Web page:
The housing shortage estimated by Technical Group (TG)-12 was 1.88 crore over the period 2012-17. The slum households were projected to go up to 18 million. As per the 69th Round Report ofNSSO (2012), there were 33,510 slums (notified - 13,761 and non-notified - 19,749) in the country with88,09,007 households.

As per Census 2011 data, the total number of slum households stands at 139.20 lakh and the migrant population at 44.66 lakh. Taken together, the housing need for all States and UTs as per 2011 Census data stands at 183.86 lakh. However, only some States — Andhra Pradesh, Bihar, Gujarat, Jharkhand, Kerala, Assam, Manipur, Tripura Andaman andNicobarisland (UT) — have assessed the demand to be more than the total number of slums and the number of migrants taken together.

The projected demand by other States is lower than the sum of slum households and migrant population as per 2011 Census data. Hence, the demand generated by various States and UTs which was later validated by the Ministry of Housing and Urban Affairs remains short of the actual housing shortage.

However, the Ministry relied on States and urban local bodies to assess the actual demand in their jurisdiction without imposing any ceiling.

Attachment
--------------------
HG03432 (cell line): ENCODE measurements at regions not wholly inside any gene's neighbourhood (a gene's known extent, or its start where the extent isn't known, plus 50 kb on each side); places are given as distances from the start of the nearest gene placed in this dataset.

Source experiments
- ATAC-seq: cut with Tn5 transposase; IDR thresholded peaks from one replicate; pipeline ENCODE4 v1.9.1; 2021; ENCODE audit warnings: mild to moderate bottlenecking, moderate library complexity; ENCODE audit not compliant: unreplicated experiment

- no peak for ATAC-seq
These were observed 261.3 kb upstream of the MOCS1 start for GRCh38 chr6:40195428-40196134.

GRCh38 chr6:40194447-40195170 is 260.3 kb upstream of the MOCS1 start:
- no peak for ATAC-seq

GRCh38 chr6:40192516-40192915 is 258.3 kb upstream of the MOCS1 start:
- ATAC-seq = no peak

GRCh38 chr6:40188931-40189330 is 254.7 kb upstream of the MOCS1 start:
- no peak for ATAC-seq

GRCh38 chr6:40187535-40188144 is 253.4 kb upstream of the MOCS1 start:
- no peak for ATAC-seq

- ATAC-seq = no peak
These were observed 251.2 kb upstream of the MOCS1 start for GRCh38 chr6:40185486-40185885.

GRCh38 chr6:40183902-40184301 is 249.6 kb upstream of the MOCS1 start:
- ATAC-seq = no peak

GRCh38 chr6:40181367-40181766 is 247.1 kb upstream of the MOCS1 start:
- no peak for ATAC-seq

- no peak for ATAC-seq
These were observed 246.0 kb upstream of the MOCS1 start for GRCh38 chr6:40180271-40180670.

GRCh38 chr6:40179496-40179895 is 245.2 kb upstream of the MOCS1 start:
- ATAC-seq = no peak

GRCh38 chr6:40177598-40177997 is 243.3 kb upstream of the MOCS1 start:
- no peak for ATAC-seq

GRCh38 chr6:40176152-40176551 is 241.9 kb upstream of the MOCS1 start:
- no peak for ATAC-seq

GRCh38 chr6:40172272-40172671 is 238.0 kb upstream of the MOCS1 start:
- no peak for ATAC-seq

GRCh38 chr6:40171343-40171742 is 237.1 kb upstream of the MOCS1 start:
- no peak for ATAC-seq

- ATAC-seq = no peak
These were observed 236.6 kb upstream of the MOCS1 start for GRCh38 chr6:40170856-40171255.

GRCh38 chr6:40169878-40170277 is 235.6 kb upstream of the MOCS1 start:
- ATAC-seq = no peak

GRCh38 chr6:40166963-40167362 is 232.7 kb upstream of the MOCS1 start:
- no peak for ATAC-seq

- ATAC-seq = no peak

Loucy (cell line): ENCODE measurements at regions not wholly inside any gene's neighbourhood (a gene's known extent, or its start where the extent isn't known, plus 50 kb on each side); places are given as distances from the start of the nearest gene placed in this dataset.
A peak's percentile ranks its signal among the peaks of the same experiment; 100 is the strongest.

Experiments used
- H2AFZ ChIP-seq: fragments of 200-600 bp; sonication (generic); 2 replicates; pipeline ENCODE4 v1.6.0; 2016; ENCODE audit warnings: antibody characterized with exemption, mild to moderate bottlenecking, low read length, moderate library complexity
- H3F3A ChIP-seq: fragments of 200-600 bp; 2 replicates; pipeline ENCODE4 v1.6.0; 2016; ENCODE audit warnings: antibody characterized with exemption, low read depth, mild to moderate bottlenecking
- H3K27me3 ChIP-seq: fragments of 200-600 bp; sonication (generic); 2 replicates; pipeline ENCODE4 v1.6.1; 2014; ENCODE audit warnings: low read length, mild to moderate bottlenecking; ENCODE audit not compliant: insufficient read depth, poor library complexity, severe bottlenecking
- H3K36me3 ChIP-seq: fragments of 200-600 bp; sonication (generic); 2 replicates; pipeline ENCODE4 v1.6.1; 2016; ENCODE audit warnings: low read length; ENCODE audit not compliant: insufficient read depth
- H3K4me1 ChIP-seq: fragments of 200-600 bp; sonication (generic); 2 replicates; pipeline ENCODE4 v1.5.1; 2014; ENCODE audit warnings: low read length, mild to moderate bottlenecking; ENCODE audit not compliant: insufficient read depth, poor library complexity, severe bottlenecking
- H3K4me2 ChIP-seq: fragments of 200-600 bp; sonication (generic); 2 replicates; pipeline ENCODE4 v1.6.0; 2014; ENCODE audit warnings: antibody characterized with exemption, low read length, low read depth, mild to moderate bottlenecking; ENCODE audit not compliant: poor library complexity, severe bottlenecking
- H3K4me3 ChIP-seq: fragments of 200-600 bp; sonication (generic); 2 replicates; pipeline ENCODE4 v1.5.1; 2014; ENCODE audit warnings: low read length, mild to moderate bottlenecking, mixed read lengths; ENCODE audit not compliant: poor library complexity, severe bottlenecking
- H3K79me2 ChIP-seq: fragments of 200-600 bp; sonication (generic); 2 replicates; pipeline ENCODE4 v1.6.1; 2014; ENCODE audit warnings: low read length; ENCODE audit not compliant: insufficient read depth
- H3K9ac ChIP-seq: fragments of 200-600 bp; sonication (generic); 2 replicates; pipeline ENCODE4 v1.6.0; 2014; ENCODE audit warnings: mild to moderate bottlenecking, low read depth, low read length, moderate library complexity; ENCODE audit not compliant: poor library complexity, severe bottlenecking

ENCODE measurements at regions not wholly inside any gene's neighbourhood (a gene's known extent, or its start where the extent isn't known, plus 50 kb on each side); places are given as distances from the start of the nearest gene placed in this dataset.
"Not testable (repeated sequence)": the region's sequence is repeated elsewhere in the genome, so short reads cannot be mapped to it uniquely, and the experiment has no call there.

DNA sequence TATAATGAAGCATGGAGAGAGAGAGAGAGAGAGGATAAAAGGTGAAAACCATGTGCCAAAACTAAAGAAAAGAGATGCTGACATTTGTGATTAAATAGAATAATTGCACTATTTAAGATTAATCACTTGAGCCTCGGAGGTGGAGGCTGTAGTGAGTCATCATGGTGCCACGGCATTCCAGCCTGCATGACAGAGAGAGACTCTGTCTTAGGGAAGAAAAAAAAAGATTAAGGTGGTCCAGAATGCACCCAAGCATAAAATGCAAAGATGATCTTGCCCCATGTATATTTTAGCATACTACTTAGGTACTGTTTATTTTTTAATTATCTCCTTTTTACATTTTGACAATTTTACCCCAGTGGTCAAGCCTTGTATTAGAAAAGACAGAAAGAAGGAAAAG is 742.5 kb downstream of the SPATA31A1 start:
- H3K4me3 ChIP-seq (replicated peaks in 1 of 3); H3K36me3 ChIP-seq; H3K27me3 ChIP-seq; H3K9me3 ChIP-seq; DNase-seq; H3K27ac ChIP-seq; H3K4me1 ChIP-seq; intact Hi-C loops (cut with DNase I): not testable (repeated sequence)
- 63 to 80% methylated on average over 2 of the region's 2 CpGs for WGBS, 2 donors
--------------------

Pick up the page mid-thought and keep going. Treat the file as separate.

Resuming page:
New scheme?

The Standing Committee has recommended that the Ministry conduct an impact assessment study of the scheme to find out the ground realities.

The Committee has also asked the Ministry to explore the feasibility of either extending the existing scheme with modifications based on an impact assessment study or formulate another such scheme to benefit the urban poor at large to achieve the objective of “Housing for All”.

The scheme is implemented through four verticals — Beneficiary Led Construction (BLC), Affordable Housing in Partnership (AHP), In-Situ Slum Redevelopment (ISSR) and Credit Linked Subsidy Scheme (CLSS) — based on eligibility criteria as per scheme guidelines.

ISSR includes slum rehabilitation of slum dwellers with the participation of private developers using land as a source whileCLSSincludes promotion of affordable housing through credit linked subsidy.